All the vaccines seem to be a little less effective in protecting against variants, and that makes it all the more urgent that we vaccinate people as quickly as possible.
None of the vaccines is perfect. But all of them are close to 100-per-cent effective at preventing hospitalization and death. If there’s one statistic to remember as you head to the pharmacy for a shot, it’s that one.
If you read the news, you will know there are also a couple of other knocks against the AstraZeneca vaccine.
Some countries, like Canada, recommend that the AstraZeneca vaccine not be administered to people over 65. This recommendation, from the National Advisory Committee on Immunization, was “due to limited information,” meaning not many seniors were included in the clinical trials. In the real world, however, the AstraZeneca vaccine seems to be working well in all age groups.
As a result, many countries have overturned their earlier age-based restriction, and NACI will likely do the same in the coming days. Quebec is already using AstraZeneca vaccine for seniors.
It’s a reminder that experts can disagree, and that’s okay. Responding to a global pandemic is very much like building a plane in mid-flight: When you’re learning on the fly, some of the signals can be confusing.
Take the issue of blood clots as an example. In recent days, several countries have temporarily suspended the use of the beleaguered AstraZeneca vaccine due to reports of blood clots occurring after vaccination. Germany, France and Italy joined them on Monday.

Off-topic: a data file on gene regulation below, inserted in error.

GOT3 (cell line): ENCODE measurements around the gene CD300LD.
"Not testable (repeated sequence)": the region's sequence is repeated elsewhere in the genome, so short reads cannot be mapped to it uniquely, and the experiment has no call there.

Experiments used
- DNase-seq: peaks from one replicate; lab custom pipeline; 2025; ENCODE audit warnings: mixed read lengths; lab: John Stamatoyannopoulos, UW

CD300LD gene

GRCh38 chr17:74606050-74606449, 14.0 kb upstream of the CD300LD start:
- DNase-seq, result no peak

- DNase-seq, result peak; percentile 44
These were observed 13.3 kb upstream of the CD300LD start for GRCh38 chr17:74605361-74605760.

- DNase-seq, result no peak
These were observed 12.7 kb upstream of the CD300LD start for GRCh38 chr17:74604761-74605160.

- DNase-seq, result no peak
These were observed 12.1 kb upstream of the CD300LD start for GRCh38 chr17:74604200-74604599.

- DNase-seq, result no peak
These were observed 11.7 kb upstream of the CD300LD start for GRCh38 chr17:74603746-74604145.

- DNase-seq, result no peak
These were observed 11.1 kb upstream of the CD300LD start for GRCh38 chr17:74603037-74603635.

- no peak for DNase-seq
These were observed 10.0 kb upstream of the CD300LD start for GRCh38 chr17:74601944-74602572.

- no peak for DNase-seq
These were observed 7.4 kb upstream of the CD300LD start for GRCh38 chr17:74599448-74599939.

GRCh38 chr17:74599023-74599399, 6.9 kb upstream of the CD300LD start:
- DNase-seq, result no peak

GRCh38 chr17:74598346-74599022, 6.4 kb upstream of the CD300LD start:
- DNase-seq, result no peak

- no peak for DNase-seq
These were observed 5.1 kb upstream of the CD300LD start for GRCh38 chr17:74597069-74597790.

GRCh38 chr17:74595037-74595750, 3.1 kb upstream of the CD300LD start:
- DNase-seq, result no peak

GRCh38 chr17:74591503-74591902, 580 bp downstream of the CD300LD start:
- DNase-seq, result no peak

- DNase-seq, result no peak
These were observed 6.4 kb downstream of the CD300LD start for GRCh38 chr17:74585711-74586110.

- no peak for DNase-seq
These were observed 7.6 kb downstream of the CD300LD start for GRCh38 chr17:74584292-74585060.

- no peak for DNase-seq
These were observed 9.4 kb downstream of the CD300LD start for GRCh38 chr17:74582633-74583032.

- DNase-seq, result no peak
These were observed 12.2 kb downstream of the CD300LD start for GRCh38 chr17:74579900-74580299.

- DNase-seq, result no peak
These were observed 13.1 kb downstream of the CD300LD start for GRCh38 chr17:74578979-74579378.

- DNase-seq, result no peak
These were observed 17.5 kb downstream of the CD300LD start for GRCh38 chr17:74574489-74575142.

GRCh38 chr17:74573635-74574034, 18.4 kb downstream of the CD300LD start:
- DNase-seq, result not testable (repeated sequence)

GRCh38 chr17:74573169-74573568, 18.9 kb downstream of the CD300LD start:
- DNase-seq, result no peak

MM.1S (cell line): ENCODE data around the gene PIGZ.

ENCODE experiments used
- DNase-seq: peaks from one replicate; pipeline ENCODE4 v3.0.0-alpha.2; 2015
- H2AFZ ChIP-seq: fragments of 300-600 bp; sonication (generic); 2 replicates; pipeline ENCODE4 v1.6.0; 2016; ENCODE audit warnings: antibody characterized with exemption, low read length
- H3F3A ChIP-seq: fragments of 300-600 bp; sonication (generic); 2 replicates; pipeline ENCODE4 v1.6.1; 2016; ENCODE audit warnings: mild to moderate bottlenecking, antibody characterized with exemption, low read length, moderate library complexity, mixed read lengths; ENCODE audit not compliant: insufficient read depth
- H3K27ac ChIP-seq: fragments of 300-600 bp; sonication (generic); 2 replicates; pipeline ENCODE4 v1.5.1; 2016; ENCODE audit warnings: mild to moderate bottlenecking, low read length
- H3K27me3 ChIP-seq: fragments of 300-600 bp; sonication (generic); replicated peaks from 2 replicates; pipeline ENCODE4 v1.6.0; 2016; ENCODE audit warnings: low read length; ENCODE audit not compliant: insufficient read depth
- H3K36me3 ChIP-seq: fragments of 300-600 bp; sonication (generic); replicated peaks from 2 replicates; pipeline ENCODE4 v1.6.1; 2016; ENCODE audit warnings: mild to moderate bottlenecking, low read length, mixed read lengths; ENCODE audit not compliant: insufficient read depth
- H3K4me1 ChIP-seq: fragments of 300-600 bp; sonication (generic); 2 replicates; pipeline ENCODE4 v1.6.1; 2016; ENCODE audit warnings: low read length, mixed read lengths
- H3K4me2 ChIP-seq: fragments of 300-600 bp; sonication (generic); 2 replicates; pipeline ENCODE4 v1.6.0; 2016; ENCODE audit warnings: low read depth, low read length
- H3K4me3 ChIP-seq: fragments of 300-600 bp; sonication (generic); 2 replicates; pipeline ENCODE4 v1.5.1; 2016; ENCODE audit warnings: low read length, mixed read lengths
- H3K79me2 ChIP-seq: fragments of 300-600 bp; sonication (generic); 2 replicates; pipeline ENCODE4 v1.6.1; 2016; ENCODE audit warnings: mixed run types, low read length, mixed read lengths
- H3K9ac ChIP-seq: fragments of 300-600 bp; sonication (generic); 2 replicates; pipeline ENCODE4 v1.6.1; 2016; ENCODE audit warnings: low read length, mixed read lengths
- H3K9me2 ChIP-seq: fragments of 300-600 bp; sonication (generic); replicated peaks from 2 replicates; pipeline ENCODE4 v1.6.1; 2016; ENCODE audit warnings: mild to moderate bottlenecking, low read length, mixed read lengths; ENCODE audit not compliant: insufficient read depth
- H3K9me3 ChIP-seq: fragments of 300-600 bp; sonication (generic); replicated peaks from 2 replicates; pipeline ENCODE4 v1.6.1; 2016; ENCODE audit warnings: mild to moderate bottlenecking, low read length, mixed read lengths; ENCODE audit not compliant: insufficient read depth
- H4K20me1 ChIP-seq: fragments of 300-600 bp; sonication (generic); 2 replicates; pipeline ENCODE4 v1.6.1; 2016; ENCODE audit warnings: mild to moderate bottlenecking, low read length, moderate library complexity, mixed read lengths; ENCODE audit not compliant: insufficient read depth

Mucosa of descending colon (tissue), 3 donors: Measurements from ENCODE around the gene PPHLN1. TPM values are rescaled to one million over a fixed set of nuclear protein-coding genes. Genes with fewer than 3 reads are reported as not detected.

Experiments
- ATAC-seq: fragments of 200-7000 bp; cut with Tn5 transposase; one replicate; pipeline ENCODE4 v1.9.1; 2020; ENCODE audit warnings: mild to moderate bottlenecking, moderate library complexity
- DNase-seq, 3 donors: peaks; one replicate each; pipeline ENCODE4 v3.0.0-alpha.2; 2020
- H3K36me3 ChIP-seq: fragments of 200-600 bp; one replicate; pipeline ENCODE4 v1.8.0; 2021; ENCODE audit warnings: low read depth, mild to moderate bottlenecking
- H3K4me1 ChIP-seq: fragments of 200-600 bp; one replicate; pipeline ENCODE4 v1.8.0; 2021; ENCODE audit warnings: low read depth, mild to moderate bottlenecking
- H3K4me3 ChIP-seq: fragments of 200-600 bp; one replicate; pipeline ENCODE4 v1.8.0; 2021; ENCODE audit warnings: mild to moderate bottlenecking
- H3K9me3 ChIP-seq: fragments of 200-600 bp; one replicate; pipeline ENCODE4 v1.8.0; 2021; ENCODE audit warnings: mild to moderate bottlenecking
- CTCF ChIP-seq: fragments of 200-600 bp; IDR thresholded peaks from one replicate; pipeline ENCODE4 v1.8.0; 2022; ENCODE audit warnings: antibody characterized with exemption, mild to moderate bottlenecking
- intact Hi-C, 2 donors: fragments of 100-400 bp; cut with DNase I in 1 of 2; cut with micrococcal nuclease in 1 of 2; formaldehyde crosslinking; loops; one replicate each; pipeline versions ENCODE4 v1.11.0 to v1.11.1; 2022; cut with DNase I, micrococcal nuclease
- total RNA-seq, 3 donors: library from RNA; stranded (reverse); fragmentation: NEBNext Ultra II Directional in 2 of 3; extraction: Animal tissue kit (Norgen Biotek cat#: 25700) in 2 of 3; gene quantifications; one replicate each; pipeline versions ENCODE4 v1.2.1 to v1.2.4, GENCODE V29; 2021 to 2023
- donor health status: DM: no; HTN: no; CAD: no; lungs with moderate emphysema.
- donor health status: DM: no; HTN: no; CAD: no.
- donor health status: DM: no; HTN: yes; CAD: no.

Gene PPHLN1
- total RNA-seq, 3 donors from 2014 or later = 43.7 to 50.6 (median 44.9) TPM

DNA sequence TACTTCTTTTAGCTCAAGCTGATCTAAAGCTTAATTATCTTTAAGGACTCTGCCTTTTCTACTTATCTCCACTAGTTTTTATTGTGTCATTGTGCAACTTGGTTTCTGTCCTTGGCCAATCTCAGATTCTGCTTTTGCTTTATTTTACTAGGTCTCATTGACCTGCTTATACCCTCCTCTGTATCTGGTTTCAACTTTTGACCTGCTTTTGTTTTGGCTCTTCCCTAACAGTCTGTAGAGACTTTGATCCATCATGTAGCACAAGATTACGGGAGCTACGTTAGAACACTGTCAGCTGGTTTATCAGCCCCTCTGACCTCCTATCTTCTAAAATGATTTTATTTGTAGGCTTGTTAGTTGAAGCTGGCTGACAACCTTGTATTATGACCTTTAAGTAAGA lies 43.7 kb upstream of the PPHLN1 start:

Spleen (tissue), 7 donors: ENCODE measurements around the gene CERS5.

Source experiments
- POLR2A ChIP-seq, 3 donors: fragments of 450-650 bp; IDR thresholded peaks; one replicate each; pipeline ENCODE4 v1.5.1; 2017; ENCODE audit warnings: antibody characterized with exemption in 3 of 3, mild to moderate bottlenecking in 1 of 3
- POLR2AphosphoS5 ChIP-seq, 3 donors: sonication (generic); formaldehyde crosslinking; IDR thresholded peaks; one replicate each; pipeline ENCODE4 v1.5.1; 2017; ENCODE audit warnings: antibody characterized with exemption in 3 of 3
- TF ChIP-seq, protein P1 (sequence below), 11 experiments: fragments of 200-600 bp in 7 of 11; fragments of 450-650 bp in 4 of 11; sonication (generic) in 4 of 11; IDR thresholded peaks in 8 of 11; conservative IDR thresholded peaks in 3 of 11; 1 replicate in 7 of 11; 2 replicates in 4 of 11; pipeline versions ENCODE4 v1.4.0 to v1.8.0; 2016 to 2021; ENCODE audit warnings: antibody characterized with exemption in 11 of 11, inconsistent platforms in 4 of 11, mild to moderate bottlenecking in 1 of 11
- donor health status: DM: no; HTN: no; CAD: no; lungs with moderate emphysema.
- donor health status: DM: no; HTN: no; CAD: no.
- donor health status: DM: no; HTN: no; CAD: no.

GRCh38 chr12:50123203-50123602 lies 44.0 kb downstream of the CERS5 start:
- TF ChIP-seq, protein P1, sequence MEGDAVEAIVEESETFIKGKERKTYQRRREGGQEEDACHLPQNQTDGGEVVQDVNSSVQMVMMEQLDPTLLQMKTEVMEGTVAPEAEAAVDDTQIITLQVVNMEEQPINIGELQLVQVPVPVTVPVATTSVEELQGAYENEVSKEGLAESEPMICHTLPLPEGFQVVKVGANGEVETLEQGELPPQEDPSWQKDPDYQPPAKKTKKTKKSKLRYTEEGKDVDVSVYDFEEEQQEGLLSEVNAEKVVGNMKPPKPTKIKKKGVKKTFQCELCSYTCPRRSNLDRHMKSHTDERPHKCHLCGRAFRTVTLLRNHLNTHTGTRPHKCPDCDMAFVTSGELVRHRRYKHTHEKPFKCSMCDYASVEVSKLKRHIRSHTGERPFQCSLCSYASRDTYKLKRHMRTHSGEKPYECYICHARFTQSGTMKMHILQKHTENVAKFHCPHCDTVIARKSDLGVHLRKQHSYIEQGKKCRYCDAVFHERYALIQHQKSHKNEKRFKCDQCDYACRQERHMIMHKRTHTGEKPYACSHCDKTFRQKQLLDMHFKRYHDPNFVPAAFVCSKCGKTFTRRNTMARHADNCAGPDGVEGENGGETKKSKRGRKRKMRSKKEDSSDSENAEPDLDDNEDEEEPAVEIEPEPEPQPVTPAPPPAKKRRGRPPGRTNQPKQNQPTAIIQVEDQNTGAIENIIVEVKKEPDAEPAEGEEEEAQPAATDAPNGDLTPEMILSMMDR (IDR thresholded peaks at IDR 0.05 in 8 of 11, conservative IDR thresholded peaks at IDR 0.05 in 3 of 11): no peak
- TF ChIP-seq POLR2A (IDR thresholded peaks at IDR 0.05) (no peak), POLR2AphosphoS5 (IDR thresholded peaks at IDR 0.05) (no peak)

This is likely a classic case of correlation not implying causation. More than 17 million people have received the AstraZeneca vaccine, and there have been 37 reports of blood clots, which is less than the background rate (the normal rate that blood clots happen, without the vaccine). So it’s likely a coincidence.
What we do know is that COVID-19 affects the circulatory system and blood clots occur far more often in the infected, which is another reason to get a vaccine.
The same correlation-versus-causation caution applies to stories about allergic reactions, seizures and deaths after vaccination. People have all manner of health problems; those don’t go away during a pandemic, nor are they necessarily exacerbated by vaccination.
Virtually everyone with allergies can safely get the vaccines. The only specific warnings are for those with a severe allergy to polyethylene glycol (PEG) to avoid the Pfizer and Moderna vaccines, and those allergic to polysorbate to avoid J&J’s product.
Another issue that has made headlines is the claim that coronavirus vaccines contain fetal tissue. That is incorrect. What is true is that cell lines derived from (voluntarily) aborted fetuses are used in the manufacturing of many vaccines and prescription drugs. The AstraZeneca vaccine uses the HEK-293 kidney cell line, which was derived from a fetus in 1972, and J&J uses the PER.C6 cell line (from 1985). While a few anti-choice zealots object, even the Vatican has said that Catholics can use medications derived from fetal cell lines in good conscience.
Still, Alberta Premier Jason Kenney says people should be able to refuse these vaccines for moral reasons. Other than being an oddly selective embrace of pro-choice views, it raises the question: Should Canadians be able to choose which coronavirus vaccine they get?
Theoretically, sure. But in practice, that would unduly complicate the rollout, for no good reason.
While there is a lot of noise out there, there is also a clear signal: Coronavirus vaccines are remarkably safe and effective. And the best vaccine is the one you can get into your arm.